Club Industry is part of the Informa Markets Division of Informa PLC

This site is operated by a business or businesses owned by Informa PLC and all copyright resides with them. Informa PLC's registered office is 5 Howick Place, London SW1P 1WG. Registered in England and Wales. Number 8860726.

In Case of Emergency

I recently returned to my gym for the first time since a gunman opened fire at the shopping center in which my club is located. He killed two people in the parking lot before continuing inside the mall and shooting more people. My gym is on the east side of the mall, and he shot his victims on the west side. Still, I had some qualms about returning, especially since on that sunny Sunday afternoon, I was in the north parking lot of the mall walking into the Target store. I heard the gunman's last six gunshots before he headed inside the mall. Of course, I didn't know that at the time. I just knew that I heard gunshots. I paused and looked around. I didn't see anyone with a gun. I thought the gunshots were coming from north of the mall, so I reasoned that heading inside the Target store would be safer than going back to my car. But when I reached the Target doors, I realized I was wrong. I was almost knocked over by a throng of terrified people running out the doors, screaming that a man was shooting a gun inside the mall.

I made it home safely that afternoon, and a few days later, I decided it was time to venture back into my early morning workout routine at the gym. I skipped the spin class because it's in a small room at the back of the club. I thought, unreasonably, that with the loud music in the room I wouldn't be able to hear a gunman come into the gym. Instead, I walked on the treadmill, glancing at the front door on occasion, wondering where the emergency exit at the back of the gym led. I also wondered if the staff at the gym knew what to do if someone came into the facility with a gun. I wondered what they had done on that day, so I spoke with a manager at the club about it. He said they had not been aware of the incident until mall security arrived and told them to shut down the club.

I bring this up not because I think that gunmen are going to suddenly invade gyms across the country. Your members will more likely pull their Achilles tendon or drop a free weight on their toes than be shot at your club. However, with the tragic mass shooting at Virginia Tech and the experience in my neighborhood, I think it's only reasonable that fitness facility owners have a plan in place for emergencies of all kinds. I hope that you already have a plan for how to handle tornadoes, earthquakes, fires and heart attacks. If you don't, I urge you to create a plan and practice it with your staff.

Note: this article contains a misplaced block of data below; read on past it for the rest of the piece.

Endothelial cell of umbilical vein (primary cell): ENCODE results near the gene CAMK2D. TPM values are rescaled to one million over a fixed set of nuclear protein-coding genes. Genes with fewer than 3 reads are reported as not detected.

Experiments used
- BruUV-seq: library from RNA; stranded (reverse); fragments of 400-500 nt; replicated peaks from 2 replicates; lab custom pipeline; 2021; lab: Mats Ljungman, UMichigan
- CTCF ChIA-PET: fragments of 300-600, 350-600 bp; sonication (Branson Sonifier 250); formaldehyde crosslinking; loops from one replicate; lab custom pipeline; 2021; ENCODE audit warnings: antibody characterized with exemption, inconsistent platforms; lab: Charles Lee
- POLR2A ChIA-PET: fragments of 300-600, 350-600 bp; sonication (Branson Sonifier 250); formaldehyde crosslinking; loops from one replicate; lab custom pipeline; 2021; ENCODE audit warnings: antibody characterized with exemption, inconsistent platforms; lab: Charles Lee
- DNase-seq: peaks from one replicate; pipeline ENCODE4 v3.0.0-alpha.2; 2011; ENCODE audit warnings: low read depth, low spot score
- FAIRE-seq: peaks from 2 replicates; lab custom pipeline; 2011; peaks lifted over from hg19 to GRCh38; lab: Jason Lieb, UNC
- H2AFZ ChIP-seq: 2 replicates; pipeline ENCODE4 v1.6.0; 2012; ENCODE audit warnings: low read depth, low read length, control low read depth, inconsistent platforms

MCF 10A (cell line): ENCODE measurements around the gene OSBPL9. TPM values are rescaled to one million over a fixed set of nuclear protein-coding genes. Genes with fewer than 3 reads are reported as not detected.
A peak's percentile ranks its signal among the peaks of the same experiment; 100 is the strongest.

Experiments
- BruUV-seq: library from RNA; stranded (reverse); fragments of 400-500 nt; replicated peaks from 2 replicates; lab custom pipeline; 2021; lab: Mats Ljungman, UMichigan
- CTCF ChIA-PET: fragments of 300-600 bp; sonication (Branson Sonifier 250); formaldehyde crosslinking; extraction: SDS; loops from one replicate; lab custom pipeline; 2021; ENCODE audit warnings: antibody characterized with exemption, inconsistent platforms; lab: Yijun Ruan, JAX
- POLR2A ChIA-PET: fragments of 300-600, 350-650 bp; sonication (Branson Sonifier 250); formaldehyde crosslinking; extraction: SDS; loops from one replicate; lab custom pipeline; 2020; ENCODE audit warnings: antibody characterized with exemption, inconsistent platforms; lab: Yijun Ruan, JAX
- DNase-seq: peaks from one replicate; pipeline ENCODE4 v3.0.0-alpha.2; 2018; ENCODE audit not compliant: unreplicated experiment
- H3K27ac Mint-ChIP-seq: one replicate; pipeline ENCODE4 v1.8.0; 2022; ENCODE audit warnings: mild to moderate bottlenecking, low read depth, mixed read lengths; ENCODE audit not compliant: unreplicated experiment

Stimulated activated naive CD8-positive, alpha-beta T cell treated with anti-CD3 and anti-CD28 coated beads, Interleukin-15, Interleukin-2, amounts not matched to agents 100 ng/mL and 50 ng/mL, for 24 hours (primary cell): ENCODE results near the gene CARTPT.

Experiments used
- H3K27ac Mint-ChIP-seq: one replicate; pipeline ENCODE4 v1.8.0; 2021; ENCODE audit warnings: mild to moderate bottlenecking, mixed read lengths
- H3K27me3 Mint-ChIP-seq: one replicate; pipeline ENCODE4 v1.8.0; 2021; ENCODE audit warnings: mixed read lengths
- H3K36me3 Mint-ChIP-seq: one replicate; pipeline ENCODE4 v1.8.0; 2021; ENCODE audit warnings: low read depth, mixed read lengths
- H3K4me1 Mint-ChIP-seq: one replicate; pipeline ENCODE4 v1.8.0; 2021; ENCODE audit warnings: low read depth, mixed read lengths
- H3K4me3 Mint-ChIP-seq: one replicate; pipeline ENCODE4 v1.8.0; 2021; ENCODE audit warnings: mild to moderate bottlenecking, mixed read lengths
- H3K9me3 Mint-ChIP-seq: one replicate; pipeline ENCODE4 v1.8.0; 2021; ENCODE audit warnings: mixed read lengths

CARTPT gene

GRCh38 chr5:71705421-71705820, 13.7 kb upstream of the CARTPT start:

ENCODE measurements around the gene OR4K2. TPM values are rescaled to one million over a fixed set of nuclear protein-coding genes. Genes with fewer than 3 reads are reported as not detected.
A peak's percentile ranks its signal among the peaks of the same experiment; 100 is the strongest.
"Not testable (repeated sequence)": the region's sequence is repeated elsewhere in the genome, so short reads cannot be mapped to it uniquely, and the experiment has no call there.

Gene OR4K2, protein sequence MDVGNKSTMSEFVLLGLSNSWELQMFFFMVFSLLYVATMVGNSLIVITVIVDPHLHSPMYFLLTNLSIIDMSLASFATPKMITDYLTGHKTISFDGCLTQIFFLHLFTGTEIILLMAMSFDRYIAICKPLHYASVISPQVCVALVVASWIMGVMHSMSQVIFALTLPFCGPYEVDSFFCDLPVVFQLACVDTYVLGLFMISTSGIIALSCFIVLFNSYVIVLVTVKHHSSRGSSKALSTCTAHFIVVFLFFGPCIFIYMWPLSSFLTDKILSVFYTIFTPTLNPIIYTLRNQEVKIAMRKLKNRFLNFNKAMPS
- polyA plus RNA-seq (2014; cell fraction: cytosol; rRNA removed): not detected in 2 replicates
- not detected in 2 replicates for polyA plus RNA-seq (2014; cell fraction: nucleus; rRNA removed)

To that list of emergencies, I suggest that you add handling unexpected disturbances from a would-be gunman, a purse snatcher or a robber. Believe it or not, I know of a gym where the front desk was held up many years ago. Fortunately for the club owner, many of his members were law enforcement officers, and a few of them deterred the robber by pulling their service revolvers from their gym bags. However, not every club can count on members to aid them — nor should they. Instead, club staff should be the “heroes” and provide direction and support to members during emergencies. They can only do that if they have a plan and know how to carry it out. Preparation is key to professionalism, good service and making your members feel safe.

I realize that the probability of some disturbed individual creating chaos in your club is low. But then again, the probability of a beautiful Sunday afternoon trip to the mall getting disrupted by a gunman was low, too. It happens. We need to be prepared.

Hide comments


  • Allowed HTML tags: <em> <strong> <blockquote> <br> <p>

Plain text

  • No HTML tags allowed.
  • Web page addresses and e-mail addresses turn into links automatically.
  • Lines and paragraphs break automatically.